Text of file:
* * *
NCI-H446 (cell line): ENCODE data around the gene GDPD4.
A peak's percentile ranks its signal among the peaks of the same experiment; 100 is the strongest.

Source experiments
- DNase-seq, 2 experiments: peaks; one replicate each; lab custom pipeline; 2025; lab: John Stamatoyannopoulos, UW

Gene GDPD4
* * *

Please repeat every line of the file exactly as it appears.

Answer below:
NCI-H446 (cell line): ENCODE data around the gene GDPD4.
A peak's percentile ranks its signal among the peaks of the same experiment; 100 is the strongest.

Source experiments
- DNase-seq, 2 experiments: peaks; one replicate each; lab custom pipeline; 2025; lab: John Stamatoyannopoulos, UW

Gene GDPD4